If Puss is in a weak and toxic state because of the diseased womb, the vet may delay operating for some time in order to try to strengthen her with vitamins, antitoxic drugs, and

The Skin
There are many kinds of skin disease in cats. Tell-tale signs include thin or bald patches in the fur, scratching, and wet or dry sores.

Itchy thinning of the hair over the trunk with points of oozing red scabs is one of the commonest skin diseases. Often named “Fish Eczema” this complaint has nothing to do with eating fish but is glandular in origin.

Skin parasites – fleas, lice, ticks, and mites – are most numerous in hot weather. Fleas and, less commonly, lice and ticks can cause damage to the coat. The presence of just one

single flea on a cat – terribly hard to track down – may set up widespread itchy skin irritation as an allergic reaction to the flea’s saliva, injected when the little devil sucks. In late summer, orange specks in the fur of the head and ears or between the roes reveal the presence of harvest mites.

Irritating mange caused by an invisible mire can cause dry, motheaten-looking areas around the head and ears.

If you see or suspect the presence of any of the skin parasites, obtain one of the anti-parasitic aerosols or powders for cats from the pet shop or chemist. Never use DDT on cats.

If necessary, have the cause of your pet’s tatty upholstery investigated by the vet. He can prescribe different drugs for the various types of disease, but may need to do sample-analysis to diagnose some conditions. To detect ringworm, for example, which takes a very subtle form in cats compared to that in humans or cattle, it may be necessary to do an ultra-violet light examination of fungus culture from a hair specimen. Ringworm can now be treated by drugs given orally and mange can be treated externally by baths, creams, and aerosols, or by tablets, which work via the bloodstream. “Fish Eczema” is treated by hormone tablets.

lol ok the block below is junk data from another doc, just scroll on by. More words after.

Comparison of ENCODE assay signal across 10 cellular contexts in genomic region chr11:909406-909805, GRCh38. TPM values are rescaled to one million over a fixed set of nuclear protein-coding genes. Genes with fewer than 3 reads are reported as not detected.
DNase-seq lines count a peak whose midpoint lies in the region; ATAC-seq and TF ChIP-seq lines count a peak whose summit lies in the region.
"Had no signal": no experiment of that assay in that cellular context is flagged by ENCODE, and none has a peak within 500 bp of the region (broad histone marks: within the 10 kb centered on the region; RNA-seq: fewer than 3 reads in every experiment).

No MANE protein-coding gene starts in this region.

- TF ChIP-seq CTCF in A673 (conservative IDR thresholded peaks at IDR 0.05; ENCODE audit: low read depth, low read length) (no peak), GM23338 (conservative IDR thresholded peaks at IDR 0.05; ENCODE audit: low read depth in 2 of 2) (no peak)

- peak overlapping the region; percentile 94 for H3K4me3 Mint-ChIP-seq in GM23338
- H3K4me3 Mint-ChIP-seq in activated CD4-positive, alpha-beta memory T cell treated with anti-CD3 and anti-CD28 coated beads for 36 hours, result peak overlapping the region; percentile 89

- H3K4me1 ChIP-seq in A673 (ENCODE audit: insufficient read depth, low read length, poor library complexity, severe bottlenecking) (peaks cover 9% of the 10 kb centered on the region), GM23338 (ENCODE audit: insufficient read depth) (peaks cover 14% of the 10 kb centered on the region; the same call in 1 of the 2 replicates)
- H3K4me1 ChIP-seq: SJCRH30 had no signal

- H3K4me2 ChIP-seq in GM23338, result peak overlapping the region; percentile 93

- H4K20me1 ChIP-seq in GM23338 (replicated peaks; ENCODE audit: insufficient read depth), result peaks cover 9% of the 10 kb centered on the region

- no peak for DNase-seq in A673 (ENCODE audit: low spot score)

Pic 1
1 If you look closely, you will see a flea in this cat’s coat.

Pic 2
2 To treat skin parasites, sprinkle a proprietary powder (or use an aerosol) onto the coat. Avoid eyes, nose, and mouth.

Pic 3
3 With powder gently stroke it into the coat “against the grain.

Pic 4
4 Comb excess powder out of the coat.

External Cat Parasites

1. Flea – Can cause skin problems
2. Louse – Can cause poor health and anemia.
3. Sheep tick – Can cause anemia.
4. Mange mite – Can cause inflammation and hair loss.

These can cause bowel upsets, particularly in kittens. They can spread to humans and occasionally damage babies severely.

An advance case of ringworm that has bad to be rather drastically shaved for treatment. Most cases are far less dramatic.

Rid your cat of round worms by giving one of the modern worming drugs at regular three-month intervals throughout its life.

These worms do not often cause the cat much trouble but they can occasionally spread to humans.